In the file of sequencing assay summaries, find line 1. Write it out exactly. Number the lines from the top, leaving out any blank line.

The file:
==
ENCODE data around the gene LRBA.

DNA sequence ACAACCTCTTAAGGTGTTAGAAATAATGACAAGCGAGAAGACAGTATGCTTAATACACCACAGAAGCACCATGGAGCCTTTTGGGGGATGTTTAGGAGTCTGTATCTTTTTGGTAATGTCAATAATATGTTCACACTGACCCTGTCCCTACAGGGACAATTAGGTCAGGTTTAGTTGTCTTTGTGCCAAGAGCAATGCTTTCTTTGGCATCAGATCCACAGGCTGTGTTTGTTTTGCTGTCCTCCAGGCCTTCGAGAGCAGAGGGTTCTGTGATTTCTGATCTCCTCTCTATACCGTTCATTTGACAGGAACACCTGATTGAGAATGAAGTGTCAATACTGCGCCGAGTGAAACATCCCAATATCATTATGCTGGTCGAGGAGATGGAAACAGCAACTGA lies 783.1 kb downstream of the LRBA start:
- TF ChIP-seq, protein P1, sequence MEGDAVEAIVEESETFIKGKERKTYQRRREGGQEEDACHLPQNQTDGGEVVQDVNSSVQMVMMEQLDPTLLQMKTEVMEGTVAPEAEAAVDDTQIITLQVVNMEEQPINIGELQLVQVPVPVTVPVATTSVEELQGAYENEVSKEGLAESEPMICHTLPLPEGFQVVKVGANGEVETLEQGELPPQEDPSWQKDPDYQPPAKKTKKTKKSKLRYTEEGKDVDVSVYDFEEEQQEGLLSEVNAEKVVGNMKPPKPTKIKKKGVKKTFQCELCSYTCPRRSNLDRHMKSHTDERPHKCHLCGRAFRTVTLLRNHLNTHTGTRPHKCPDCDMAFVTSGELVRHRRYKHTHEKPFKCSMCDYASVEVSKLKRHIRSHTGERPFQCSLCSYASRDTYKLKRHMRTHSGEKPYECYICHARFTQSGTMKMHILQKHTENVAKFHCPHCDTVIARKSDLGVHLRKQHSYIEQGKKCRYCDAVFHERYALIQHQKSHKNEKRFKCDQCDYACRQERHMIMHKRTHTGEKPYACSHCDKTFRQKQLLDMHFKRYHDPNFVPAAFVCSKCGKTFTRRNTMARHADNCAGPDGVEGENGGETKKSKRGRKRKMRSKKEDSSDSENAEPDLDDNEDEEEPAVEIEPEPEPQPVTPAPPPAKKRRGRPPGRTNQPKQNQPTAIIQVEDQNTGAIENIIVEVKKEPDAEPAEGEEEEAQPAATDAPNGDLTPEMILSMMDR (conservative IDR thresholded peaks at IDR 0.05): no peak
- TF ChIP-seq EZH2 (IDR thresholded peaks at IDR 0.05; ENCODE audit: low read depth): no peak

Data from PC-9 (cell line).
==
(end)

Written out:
ENCODE data around the gene LRBA.